Jul 16 2015
WASHINGTON — President Obama on Wednesday launched what will ultimately be a two-month campaign to win over members of Congress who are skeptical his newly announced Iran nuclear agreement is a good deal for the United States. One senator who President Obama can mark off of his list of those who may be persuaded is Richard Shelby (R-Ala.), who told Yellowhammer he has already made up his mind to stand in opposition to the accord.
“The nuclear agreement with Iran is a bad deal for the American people,” Shelby said bluntly. “For the past several months, I have been concerned that President Obama was chasing a deal with Iran just for the sake of reaching an agreement. This deal wrongly prioritizes Iran’s objectives rather than the goal of the United States: to end Iran’s nuclear program.”
Congress is not treating the deal as an official treaty, meaning it will only need a simple majority to gain approval, rather than the two-thirds vote the Constitution would otherwise require.
Mr. Obama should not have a difficult time gathering the votes needed to sustain his veto in the event Congress moves to block the deal, but “his goal over the next two months is to persuade enough Democrats to support the accord so that he can paint opponents as driven by politics rather than diplomacy,” according to a report by the New York Times.
Shelby is joined in his opposition by most congressional Republicans, as well as many Democrats who are skeptical of the deal’s ability to keep Iran from becoming a nuclear power.
Israeli Prime Minister Benjamin Netanyahu also slammed the deal, calling it “an historic mistake for the world.”
“Far-reaching concessions have been made in all areas that were supposed to prevent Iran from obtaining nuclear weapons capability,” he explained during a press conference. “In addition, Iran will receive hundreds of billions of dollars with which it can fuel its terror machine and its expansion and aggression throughout the Middle East and across the globe.”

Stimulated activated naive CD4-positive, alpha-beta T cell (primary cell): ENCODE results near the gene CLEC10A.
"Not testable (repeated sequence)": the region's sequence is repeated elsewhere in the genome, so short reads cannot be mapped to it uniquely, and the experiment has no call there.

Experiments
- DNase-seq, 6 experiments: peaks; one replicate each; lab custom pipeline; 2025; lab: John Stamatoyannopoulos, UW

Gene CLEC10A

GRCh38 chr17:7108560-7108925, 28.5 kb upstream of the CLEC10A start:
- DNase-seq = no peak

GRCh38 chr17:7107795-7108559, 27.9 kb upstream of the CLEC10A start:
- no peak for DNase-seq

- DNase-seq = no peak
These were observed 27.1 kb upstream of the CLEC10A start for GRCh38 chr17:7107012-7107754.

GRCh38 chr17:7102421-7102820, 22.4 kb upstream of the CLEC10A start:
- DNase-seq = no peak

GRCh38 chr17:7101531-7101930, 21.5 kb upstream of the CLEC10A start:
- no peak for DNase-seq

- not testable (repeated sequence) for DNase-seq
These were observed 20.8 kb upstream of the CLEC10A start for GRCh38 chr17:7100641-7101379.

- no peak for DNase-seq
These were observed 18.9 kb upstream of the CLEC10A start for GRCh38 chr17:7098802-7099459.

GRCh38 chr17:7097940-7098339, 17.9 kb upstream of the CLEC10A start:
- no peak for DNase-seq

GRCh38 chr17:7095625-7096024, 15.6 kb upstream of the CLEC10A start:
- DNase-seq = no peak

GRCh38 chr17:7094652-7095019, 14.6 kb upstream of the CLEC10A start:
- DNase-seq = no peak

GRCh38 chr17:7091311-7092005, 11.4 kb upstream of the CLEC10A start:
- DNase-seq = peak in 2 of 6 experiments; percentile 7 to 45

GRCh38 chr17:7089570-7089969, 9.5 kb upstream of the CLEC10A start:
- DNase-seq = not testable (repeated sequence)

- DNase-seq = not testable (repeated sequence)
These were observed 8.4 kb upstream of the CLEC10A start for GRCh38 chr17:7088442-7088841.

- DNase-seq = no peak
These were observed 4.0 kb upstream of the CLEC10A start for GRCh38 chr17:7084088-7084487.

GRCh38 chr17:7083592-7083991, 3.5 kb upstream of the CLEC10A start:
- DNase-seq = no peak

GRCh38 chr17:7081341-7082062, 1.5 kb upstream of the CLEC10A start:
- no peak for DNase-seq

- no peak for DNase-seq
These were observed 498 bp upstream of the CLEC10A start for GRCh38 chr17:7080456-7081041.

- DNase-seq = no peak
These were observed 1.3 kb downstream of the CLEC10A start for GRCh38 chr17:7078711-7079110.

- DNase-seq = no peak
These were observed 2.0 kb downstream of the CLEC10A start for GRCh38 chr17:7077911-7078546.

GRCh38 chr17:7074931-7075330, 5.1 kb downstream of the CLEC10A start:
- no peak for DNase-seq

During his own press conference in the East Room of the White House, Mr. Obama conceded the Israelis have reason to be concerned.
“You have a large country, with a significant military, that has proclaimed that Israel shouldn’t exist, that has denied the Holocaust, that has financed Hezbollah,” the President said of Iran. “There are very good reasons why Israelis are nervous about Iran’s position in the world, generally.”
But he reiterated his belief that the deal he struck is the most effective way to keep the Iranians from developing nuclear weapons.
Meanwhile, Russian President Vladimir Putin was vocal in his support for the agreement.
“The Russian negotiating team and nuclear experts have made a significant expert contribution to the drafting of the comprehensive arrangements, which made it possible to align the different, often opposing views,” the Kremlin boasted in a press release.
Russia and Iran have allied against the United States on various geopolitical issues, perhaps most notably in their support of the Syrian regime of Bashar al-Assad, who President Obama has repeatedly called on to resign.
For Sen. Shelby, his opposition to the substance of the deal was buttressed but the support it received from America’s enemies.
“If Putin’s for it,” he said, “why would we be for it?”